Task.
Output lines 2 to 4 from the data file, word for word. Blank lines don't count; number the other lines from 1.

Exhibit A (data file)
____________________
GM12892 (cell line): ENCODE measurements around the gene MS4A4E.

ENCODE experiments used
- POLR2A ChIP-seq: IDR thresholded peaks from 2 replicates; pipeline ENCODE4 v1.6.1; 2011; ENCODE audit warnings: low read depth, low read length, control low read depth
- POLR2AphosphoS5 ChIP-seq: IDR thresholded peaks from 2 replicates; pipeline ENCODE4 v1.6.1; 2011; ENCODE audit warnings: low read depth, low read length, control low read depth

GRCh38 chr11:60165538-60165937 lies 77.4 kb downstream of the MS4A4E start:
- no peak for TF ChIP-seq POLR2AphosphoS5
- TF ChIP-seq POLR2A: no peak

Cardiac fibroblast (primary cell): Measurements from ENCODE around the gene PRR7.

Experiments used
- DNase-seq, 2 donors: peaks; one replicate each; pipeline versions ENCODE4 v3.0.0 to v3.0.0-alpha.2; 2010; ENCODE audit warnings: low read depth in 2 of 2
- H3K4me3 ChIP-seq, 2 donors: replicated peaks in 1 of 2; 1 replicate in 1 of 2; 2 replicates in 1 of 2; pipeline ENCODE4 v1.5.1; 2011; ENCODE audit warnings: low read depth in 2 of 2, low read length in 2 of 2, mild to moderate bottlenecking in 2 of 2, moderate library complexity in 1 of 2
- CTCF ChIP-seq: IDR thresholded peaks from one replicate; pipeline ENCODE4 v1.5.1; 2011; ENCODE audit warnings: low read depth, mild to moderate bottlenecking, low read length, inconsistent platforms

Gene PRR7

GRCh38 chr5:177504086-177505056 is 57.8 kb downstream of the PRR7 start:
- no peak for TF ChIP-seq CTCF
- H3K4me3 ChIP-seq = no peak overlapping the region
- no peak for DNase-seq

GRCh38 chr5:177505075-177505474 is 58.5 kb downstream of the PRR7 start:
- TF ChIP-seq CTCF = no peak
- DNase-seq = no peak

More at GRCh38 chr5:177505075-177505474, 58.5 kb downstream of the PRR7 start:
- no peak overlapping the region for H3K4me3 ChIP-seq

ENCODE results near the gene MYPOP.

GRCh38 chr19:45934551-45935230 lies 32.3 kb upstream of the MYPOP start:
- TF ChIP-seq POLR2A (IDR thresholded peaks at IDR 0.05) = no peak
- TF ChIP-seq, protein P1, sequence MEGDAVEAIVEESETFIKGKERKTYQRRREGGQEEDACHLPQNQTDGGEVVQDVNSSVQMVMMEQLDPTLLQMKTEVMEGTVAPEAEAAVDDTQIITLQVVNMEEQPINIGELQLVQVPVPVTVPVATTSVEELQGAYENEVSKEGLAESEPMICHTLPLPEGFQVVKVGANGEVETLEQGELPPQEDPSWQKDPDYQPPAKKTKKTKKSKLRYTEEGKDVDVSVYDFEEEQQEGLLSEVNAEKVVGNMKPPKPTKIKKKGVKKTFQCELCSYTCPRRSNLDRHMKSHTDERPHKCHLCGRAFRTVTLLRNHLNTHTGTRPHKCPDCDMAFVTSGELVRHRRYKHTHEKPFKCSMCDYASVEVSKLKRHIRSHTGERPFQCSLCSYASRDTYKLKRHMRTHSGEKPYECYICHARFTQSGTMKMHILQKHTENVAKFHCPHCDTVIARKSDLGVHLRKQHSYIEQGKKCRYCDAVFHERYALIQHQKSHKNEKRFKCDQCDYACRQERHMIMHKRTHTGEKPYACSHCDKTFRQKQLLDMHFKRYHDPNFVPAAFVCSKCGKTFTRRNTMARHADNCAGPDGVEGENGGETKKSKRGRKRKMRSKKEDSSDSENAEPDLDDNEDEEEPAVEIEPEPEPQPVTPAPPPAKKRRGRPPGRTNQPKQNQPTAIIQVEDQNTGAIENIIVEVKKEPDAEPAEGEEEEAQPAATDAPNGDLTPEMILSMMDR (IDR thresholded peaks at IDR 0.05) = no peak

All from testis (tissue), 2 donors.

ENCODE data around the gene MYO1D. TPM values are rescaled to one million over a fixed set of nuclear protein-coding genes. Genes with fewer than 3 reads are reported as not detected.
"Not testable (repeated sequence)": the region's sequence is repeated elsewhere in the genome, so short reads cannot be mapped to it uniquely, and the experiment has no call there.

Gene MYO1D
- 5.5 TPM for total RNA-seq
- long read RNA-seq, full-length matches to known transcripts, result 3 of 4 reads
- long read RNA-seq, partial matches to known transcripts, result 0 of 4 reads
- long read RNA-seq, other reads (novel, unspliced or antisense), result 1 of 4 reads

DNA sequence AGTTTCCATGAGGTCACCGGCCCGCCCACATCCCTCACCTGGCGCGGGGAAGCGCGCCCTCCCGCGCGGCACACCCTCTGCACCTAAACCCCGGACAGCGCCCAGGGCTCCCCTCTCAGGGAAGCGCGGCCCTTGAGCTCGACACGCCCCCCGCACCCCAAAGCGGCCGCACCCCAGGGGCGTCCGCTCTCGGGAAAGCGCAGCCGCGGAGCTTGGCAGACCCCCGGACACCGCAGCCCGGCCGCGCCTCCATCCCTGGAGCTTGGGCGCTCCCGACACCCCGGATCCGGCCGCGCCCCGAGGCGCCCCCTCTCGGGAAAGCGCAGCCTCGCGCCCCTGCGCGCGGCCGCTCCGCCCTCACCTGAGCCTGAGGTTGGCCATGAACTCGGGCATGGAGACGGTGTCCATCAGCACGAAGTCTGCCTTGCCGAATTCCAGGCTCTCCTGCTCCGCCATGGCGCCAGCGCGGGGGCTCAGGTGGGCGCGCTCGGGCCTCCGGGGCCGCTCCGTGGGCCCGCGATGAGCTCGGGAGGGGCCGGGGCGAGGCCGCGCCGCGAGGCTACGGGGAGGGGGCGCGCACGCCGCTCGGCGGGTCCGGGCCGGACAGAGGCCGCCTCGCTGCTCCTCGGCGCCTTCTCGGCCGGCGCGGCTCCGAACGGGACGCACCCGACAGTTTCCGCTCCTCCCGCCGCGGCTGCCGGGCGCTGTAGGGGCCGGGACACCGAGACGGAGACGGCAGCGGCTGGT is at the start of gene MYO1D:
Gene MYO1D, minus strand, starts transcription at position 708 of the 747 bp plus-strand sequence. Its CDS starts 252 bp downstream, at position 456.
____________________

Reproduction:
ENCODE experiments used
- POLR2A ChIP-seq: IDR thresholded peaks from 2 replicates; pipeline ENCODE4 v1.6.1; 2011; ENCODE audit warnings: low read depth, low read length, control low read depth
- POLR2AphosphoS5 ChIP-seq: IDR thresholded peaks from 2 replicates; pipeline ENCODE4 v1.6.1; 2011; ENCODE audit warnings: low read depth, low read length, control low read depth